The resulting row between the prince and the sultan sparked a family feud - and a decade-long legal battle that climaxed this week with a High Court judge in London issuing a warrant for Prince Jefri's arrest after he refused to attend proceedings. In the latest twist to the story, the Playboy Prince is now "on the run".
    I wonder if "on the run" involves sailing into some dark secret ocean in his peculiarly named super-yacht ... or something much more mundane.

    Wednesday, April 10, 2019

    Tuesday, April 9, 2019

    Creation of a Best Seller

    Raynal, a French engineer, was the first mate and supercargo of the Grafton.  During the long, cold months of their castaway ordeal, he not only designed and oversaw the creation of a hut with a fireplace, stone hearth and chimney, but was the inspiration behind the construction of tanning pits, a forge, a getaway boat, and much else besides.

    Returning to France in 1867, he settled down to writing an account of his experiences.  Once finished, he took the manuscript to a small publishing house, Librairie de L. Hachette.


    Hachette had an interesting history.  It's founder, Louis Hachette, came from a poor family, but had attended a prestigious school, because his mother was the linen maid there.  In 1822, when he had been on the verge of graduating, the school was closed down by the authorities, because of its left-wing views.  But, he had made rich and influential friends, meantime, who financed him into the purchase of a bookshop.  This, he turned into a book publishing business, focusing on travel (he pioneered railroad bookstalls), and always promoting democratic and liberal views.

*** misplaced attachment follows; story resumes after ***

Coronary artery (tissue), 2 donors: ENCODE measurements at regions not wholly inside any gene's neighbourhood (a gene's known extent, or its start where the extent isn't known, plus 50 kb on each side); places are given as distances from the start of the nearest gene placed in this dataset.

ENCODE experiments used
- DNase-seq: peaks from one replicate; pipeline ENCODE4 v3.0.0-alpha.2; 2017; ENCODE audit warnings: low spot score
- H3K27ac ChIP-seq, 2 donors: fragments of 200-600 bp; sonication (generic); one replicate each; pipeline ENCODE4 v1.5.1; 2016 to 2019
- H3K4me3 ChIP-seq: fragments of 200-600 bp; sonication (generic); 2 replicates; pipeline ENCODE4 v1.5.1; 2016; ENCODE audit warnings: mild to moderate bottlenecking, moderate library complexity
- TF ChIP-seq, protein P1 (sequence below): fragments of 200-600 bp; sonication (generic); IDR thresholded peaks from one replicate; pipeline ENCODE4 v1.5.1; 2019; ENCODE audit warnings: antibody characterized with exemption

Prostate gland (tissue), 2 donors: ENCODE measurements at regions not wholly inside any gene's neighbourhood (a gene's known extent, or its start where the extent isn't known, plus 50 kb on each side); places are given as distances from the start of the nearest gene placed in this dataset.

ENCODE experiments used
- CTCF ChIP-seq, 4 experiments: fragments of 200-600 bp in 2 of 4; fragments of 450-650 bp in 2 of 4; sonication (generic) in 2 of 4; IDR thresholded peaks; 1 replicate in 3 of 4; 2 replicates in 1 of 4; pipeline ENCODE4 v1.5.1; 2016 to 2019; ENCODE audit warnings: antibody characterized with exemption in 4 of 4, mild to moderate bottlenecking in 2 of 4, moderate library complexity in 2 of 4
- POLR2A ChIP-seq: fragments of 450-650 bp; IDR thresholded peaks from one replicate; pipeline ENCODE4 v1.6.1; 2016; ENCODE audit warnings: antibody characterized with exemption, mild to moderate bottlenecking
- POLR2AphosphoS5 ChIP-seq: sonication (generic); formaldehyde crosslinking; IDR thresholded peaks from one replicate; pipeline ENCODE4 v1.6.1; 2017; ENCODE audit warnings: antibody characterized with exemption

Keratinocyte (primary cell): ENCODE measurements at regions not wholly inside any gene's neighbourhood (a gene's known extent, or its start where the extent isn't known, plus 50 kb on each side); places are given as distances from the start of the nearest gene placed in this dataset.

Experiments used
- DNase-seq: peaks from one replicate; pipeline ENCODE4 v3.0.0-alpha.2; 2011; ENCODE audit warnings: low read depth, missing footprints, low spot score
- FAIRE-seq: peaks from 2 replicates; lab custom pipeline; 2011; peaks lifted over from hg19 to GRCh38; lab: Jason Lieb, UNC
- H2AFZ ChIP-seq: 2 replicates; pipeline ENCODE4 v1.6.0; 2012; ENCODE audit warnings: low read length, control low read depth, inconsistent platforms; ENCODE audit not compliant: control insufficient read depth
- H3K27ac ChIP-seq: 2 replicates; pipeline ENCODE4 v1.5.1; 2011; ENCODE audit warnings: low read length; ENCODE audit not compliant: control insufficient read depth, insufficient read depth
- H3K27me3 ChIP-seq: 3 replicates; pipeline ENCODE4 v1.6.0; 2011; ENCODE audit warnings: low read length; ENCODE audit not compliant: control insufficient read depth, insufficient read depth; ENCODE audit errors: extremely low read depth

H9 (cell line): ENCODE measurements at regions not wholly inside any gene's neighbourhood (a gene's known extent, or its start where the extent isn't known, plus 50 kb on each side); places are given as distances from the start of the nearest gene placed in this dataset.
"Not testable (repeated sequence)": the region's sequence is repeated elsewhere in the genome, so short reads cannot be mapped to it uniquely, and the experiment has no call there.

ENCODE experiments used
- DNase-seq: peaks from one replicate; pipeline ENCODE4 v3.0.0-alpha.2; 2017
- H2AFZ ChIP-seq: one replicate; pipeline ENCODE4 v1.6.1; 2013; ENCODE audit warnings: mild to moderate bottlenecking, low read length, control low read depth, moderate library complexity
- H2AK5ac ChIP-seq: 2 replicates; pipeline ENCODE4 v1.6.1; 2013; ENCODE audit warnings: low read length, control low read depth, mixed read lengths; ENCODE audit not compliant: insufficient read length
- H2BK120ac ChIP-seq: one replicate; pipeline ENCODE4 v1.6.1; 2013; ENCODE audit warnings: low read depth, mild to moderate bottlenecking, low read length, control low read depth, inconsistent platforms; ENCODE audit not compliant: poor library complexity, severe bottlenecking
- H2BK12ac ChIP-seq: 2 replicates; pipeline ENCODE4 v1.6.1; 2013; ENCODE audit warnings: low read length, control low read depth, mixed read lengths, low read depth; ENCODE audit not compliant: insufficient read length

Thus, Hachette was the ideal publisher for Raynal's book.  On the island, the castaways had saved themselves through the kind of brotherhood that the publisher promoted.


    Hachette had passed away, meantime, but his successor, Charton, maintained his liberal views, and immediately saw the huge potential of Raynal's book. 

    His plan was simple, but very effective.




    Raynal's book was an immediate success, a huge best seller.


     
    The story of the Invercauld castaways has been kept secret, by contrast, completely unexplored until Madelene Ferguson Allen published Robert Holding's memoir.

    And it was not until 2007 that both stories were told in tandem, as a potent illustration of the crucial importance of enlightened leadership.



    Monday, April 8, 2019

    Shipwrecks and castaways -- the memoirs

    An undoubted hero of the grueling castaway experience was Captain Thomas Musgrave, who commanded the little Grafton expedition.

    It was because of his leadership, self-sacrifice, strong moral character, and deep sense of democracy that all five Grafton castaways survived.